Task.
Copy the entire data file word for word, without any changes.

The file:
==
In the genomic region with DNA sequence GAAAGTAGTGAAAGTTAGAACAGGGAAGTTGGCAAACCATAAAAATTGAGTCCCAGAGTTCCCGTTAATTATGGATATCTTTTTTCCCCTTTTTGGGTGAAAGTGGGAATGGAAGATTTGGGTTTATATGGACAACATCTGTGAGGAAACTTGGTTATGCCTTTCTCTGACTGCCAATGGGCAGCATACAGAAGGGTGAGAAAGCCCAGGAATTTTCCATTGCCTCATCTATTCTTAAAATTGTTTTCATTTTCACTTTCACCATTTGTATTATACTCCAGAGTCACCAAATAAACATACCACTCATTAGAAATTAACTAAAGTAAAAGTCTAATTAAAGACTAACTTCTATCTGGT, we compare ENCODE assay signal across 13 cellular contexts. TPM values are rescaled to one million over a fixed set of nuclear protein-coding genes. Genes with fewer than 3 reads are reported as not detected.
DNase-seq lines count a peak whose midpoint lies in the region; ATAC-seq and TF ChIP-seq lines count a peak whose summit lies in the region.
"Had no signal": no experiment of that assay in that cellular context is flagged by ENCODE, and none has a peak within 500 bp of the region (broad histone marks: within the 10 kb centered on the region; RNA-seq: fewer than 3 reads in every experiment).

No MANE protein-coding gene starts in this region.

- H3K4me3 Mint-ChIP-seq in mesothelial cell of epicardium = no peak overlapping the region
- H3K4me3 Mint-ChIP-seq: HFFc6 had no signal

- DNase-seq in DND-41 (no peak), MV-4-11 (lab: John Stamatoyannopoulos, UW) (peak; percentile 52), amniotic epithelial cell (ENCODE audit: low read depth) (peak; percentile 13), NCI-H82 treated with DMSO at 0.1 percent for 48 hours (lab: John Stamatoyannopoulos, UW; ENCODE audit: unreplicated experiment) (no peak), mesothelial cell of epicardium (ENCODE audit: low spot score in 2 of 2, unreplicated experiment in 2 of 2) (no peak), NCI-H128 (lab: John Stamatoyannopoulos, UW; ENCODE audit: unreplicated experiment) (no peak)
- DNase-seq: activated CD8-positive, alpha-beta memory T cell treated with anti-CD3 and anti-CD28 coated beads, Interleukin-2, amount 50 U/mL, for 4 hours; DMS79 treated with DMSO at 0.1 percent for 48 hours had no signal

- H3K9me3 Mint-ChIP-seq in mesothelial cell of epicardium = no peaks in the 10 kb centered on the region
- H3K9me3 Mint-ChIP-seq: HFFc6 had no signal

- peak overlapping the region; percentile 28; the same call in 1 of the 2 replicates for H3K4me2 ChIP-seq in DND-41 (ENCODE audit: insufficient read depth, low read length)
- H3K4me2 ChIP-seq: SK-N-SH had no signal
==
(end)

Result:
In the genomic region with DNA sequence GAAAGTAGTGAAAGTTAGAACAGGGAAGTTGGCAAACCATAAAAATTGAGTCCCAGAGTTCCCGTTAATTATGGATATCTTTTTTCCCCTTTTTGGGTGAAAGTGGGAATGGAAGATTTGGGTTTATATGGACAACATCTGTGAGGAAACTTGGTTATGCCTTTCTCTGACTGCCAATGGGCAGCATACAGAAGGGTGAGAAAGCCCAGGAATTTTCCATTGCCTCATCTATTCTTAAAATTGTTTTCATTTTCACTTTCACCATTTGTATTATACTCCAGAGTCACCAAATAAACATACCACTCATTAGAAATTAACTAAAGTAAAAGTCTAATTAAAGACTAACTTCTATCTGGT, we compare ENCODE assay signal across 13 cellular contexts. TPM values are rescaled to one million over a fixed set of nuclear protein-coding genes. Genes with fewer than 3 reads are reported as not detected.
DNase-seq lines count a peak whose midpoint lies in the region; ATAC-seq and TF ChIP-seq lines count a peak whose summit lies in the region.
"Had no signal": no experiment of that assay in that cellular context is flagged by ENCODE, and none has a peak within 500 bp of the region (broad histone marks: within the 10 kb centered on the region; RNA-seq: fewer than 3 reads in every experiment).

No MANE protein-coding gene starts in this region.

- H3K4me3 Mint-ChIP-seq in mesothelial cell of epicardium = no peak overlapping the region
- H3K4me3 Mint-ChIP-seq: HFFc6 had no signal

- DNase-seq in DND-41 (no peak), MV-4-11 (lab: John Stamatoyannopoulos, UW) (peak; percentile 52), amniotic epithelial cell (ENCODE audit: low read depth) (peak; percentile 13), NCI-H82 treated with DMSO at 0.1 percent for 48 hours (lab: John Stamatoyannopoulos, UW; ENCODE audit: unreplicated experiment) (no peak), mesothelial cell of epicardium (ENCODE audit: low spot score in 2 of 2, unreplicated experiment in 2 of 2) (no peak), NCI-H128 (lab: John Stamatoyannopoulos, UW; ENCODE audit: unreplicated experiment) (no peak)
- DNase-seq: activated CD8-positive, alpha-beta memory T cell treated with anti-CD3 and anti-CD28 coated beads, Interleukin-2, amount 50 U/mL, for 4 hours; DMS79 treated with DMSO at 0.1 percent for 48 hours had no signal

- H3K9me3 Mint-ChIP-seq in mesothelial cell of epicardium = no peaks in the 10 kb centered on the region
- H3K9me3 Mint-ChIP-seq: HFFc6 had no signal

- peak overlapping the region; percentile 28; the same call in 1 of the 2 replicates for H3K4me2 ChIP-seq in DND-41 (ENCODE audit: insufficient read depth, low read length)
- H3K4me2 ChIP-seq: SK-N-SH had no signal